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Bone Builders

When was the last time you showed your bones some love? When it comes to your overall health, the human skeleton is vitally important!

Did you know:
• At birth, the human skeleton is made up of around 300 bones. By adulthood, some bones have fused together and we end up with about 206 bones.
• Bone marrow makes up 4% of the human body’s mass
• Our bones will re-grow and repair themselves after a break. Doctors will often place a cast or a splint to make sure that bones set straight.
• The largest bone in the human body is the femur, or thigh bone
• There are 54 bones in the hands, fingers, and wrist

Most people don’t think about their bones very often, but it’s important to take care of them. Just as important as what to eat for healthy bones, is what NOT to eat.

For starters, please ditch the sodas! Soda can sap bones because of the phosphoric acid that can leach calcium from your bones.
Also, watch out for salty foods which can rob bones of calcium as well.
Finally, watch out for excessive caffeine. I’m not talking about two to three cups a day, but anything over three cups could spell trouble. Need that fourth cup of coffee? For real; you do? Okay fine, switch to decaf after that third cup to cut down on your caffeine consumption.

Now that we’ve covered what to stay away from, let’s talk about what to add.

Magnesium – Studies have linked magnesium intake with improved bone mineral density. You can get magnesium from foods such as beans, nuts, potatoes, seeds, spinach, and whole grains. If you aren’t eating enough of these foods, a good-quality magnesium supplement may help.
Potassium – If you can’t stay away from the salt, potassium will surely be your friend! Potassium may decrease the bone resorption that can be caused by a high-salt diet. Look to apricots, avocados, bananas, beans, orange juice, sweet potatoes, and yogurt to get your potassium fix.
Vitamin B12 – Low levels of vitamin B12 have been shown to accelerate bone loss. Yikes! You can find B12 in foods such as cheese, milk, and yogurt, or nutritional yeast for all you vegans out there!
Vitamin C – Vitamin C has been shown to help form collagen in bone. Good sources of vitamin C include citrus fruits, broccoli, kale, kiwis, mustard greens, papayas, strawberries, and tomatoes.
Vitamin K – Although vitamin K is usually associated with blood clotting, it also helps with certain bone-forming proteins such as osteocalcin. You can get vitamin K from asparagus, kale, prunes, spinach, and Swiss chard.

You’ll see that eating for bone health isn’t that difficult, so start incorporating these foods today!

Want health and wellness tips delivered straight to your inbox? Sign up today for my monthly newsletter at http://www.thecaringcoachingcenter.com. Lots of great information, no SPAM (I promise).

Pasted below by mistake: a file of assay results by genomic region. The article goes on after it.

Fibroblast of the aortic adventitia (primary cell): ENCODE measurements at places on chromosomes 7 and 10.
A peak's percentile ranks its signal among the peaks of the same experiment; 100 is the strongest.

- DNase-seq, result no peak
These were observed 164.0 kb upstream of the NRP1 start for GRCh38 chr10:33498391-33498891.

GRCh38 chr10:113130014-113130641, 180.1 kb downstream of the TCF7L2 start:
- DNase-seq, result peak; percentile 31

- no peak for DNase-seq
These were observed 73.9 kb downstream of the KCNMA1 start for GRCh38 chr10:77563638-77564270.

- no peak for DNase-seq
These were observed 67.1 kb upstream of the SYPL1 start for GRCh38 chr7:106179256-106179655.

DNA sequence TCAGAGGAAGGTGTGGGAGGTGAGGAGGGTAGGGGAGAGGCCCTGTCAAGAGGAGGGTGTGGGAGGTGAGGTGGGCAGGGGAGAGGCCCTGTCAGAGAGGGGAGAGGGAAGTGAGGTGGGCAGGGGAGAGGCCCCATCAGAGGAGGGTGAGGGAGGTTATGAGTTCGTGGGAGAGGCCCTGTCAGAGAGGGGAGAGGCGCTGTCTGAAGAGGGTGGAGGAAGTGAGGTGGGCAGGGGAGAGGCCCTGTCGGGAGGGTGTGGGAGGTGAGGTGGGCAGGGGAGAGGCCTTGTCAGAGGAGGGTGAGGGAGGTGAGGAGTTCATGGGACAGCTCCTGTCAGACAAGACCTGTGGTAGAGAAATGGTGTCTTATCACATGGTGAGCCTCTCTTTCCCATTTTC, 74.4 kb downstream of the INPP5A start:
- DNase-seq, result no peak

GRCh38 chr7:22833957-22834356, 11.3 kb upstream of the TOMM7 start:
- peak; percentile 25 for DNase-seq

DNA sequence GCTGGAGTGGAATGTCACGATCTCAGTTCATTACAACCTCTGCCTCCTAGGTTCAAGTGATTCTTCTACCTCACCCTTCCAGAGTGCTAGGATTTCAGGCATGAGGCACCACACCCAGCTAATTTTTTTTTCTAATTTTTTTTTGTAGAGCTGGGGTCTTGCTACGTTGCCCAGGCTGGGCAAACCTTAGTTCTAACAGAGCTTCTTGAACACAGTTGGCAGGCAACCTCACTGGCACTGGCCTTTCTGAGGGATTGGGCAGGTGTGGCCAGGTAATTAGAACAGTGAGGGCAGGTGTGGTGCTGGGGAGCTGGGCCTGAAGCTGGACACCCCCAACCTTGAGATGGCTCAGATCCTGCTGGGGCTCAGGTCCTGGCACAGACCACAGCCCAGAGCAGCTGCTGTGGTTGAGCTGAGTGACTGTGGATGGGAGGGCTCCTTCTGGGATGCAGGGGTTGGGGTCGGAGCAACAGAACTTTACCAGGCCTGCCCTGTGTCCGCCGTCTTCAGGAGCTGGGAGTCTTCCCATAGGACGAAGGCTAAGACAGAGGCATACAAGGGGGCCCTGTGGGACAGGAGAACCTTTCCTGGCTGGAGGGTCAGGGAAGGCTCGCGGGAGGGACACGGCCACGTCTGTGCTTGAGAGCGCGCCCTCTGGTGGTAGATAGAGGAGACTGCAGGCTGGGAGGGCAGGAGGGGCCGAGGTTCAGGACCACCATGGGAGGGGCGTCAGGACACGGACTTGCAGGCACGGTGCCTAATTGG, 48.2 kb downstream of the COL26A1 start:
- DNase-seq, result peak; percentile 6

Take care of yourself, be nice to yourself, and be well. And until next time – veg in, don’t veg out!
Karen

Who am I? I am a Certified Health Coach and the President and CEO of The Caring Coaching Center, LLC. My mission is to be your partner in helping you reach your health, fitness, and lifestyle goals. Want to get a FREE personalized health consultation? All you have to do is reach out to me at karen@thecaringcoachingcenter.com. Evening, weekend, and phone consultations are available. DON’T WAIT! You’re one email away from getting on the road to better health! Contact me today!

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Four Steps to a Healthy Gut

Trust your gut”
“I had a gut instinct”
“You’ve got good guts; trust them”
“Go with your gut”

Guts are important! Why do you think so many phrases like the ones above revolve around them? To cultivate healthy microflora in the gut, follow these four tips:

1. Avoid fatty foods – There are lots of reasons to avoid fatty foods, and cultivating a healthy gut is one just one of them. Fatty foods can damage the lining of the gut and can raise the level of unfriendly bacteria.

Action Step – Skip the fatty foods and aim for naturally low-fat foods like lean protein and fruits and vegetables. Avoid packaged foods that are labeled “low-fat” and stick to eating real, whole foods.

2. Choose probiotics – Before you run out and buy a supplement, try getting your probiotics from real food. Yogurt and other fermented foods will help you get the good probiotics your gut needs. If you aren’t eating enough probiotics, then you might want to look for a supplement to help you along.

Action Step – Add some of these probiotic foods into your diet:

Kimchi – A spicy Korean cabbage dish that is fermented much like sauerkraut. You can find it the ethnic foods section of your grocery store, or, at most Korean grocery stores.
Kombucha – Kombucha is one of my faves! It’s made by fermenting black tea. It’s got a tangy taste that I find totally refreshing. Be careful though; kombucha can contain trace amounts of alcohol due to the fermenting process, so be careful if you’ll be drinking your kombucha on the go!